Body, Mind, Soul,
Initially the WHO Traditional Medicines unit focussed on research on herbal medicines and acupuncture. There are several publictions available (see link on right) on the methodologies for research and on specific herbal remedies, including:
General Guidelines for Methodologies on Research and Evaluation of Traditional Medicine
WHO/IUCN/WWF Guidelines on the Conservation of Medicinal Plants
WHO Guidelines on Good Agricultural and Collection Practices (GACP) for Medicinal Plants
WHO Guidelines on Good Manufacturing Practices (GMP) for Herbal Medicines
WHO Guidelines on Safety Monitoring of Herbal Medicines in Pharmacovigilance Systems
WHO Monographs on Selected Medicinal Plants – Volumes 1, 2, 3 and 4
Guidelines for Clinical Research on Acupuncture
Acupuncture: Review and Analysis of Reports on Controlled Clinical Trials.
WHO plans for 2010/2011 include supporting member states to include herbal medicines into the national essential medicines for primary healthcare. It is also planned to complete a number of technical documents related to medicines and research:
Quality control methods for finished herbal products
Good processing practices for herbal medicines
Safety of herbal medicines: interaction with other medicines
Research methodologies for clinical study in TM/CAM
Technical review on clinical study of Phytotherapy.
Homeopathic Medicines, 2010
A document on homeopathic medicines, “Safety Issues in the Preparation of Homeopathic Medicines” was published in 2010.
Quality control methods for herbal materials, 2011
“WHO published 'Quality control methods for medicinal plant materials' in 1998 in order to support WHO Member States in establishing quality standards and specifications for herbal materials, within the overall context of quality assurance and control of herbal medicines. This is the updated edition of the 1998 publication, with an updated title. The purpose of this updated edition remains unchanged from that of the first edition. It is to support the development of national standards based on local market conditions, with due regard to existing national legislation and national and regional norms. It describes a series of internationally harmonized tests for assessing the quality of herbal materials, including the determination of pesticide residues, arsenic and toxic heavy metals, microorganisms and aflatoxins.”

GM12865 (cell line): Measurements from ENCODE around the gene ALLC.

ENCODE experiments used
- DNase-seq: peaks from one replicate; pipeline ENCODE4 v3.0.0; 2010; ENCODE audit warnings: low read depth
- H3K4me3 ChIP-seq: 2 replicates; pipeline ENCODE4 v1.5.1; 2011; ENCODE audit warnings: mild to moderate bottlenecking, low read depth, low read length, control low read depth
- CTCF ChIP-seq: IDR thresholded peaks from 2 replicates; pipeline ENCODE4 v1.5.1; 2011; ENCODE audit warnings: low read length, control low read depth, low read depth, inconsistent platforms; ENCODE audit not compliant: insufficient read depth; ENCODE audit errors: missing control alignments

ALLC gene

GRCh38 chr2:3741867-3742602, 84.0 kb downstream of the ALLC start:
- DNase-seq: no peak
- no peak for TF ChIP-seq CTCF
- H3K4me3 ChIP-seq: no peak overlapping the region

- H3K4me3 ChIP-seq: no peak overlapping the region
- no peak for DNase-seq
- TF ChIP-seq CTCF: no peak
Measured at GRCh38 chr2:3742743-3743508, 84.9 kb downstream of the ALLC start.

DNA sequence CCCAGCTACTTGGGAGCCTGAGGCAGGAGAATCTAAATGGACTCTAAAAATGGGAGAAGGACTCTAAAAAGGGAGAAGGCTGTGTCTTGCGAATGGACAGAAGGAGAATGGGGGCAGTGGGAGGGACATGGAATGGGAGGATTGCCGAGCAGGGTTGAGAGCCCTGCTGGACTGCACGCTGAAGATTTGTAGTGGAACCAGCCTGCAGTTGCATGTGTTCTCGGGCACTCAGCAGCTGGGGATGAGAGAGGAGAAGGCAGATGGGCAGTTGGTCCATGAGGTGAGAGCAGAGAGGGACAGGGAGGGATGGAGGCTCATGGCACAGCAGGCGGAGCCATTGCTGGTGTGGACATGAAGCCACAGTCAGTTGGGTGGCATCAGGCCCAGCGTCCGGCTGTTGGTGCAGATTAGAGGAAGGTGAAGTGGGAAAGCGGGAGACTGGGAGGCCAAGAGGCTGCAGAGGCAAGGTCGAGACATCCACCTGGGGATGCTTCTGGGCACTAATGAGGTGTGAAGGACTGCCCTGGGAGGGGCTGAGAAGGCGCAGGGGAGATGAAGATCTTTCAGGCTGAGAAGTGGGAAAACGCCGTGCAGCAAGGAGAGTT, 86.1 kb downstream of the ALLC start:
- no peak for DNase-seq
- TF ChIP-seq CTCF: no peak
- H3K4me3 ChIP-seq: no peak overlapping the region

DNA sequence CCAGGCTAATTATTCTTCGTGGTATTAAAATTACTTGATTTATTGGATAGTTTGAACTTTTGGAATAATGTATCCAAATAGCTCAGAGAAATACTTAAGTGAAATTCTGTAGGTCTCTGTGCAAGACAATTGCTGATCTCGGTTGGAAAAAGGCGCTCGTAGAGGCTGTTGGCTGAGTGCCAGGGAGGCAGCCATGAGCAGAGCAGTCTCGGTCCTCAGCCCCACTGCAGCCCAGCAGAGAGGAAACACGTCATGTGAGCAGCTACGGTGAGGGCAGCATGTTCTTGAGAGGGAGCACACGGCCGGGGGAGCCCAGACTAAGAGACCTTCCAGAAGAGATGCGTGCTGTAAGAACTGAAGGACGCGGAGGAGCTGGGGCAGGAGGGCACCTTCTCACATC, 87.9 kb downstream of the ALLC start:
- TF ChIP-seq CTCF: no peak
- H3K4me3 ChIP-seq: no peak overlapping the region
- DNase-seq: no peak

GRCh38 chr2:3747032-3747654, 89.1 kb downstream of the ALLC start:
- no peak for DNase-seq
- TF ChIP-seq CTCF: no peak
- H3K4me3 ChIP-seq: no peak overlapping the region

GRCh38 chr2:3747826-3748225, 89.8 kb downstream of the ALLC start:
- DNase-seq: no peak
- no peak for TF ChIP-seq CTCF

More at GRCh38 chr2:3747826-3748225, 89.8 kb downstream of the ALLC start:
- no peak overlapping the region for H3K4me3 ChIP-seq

International Regulatory Cooperation for Herbal Medicines (IRCH)
The WHO facilitated the establishment of the International Regulatory Cooperation for Herbal Medicines (IRCH) is a global network of regulatory authorities responsible for regulation of herbal medicines, established in 2006. The mission of the IRCH is to protect and promote public health and safety through improved regulation for herbal medicines. There were 23 country and regional members as of January 2010.
HerbalNet Institutional Repository
HerbalNet Digital Repository is a collection of digital intellectual materials on herbal and traditional medicine from WHO offices and WHO partner institutions in the South-East Asia Region. The objectives of HerbalNet include promoting institutional collaboration in the area of herbal medicine and promoting the safety, efficacy and quality of herbal medicines by exchanging information on national norms and standards. A key objective is to share evidence-based information and country experiences in the use of herbal medicine in primary health care.
World Health Organization (WHO) on
WHO Publications on Traditional, Complementary and Herbal Medicine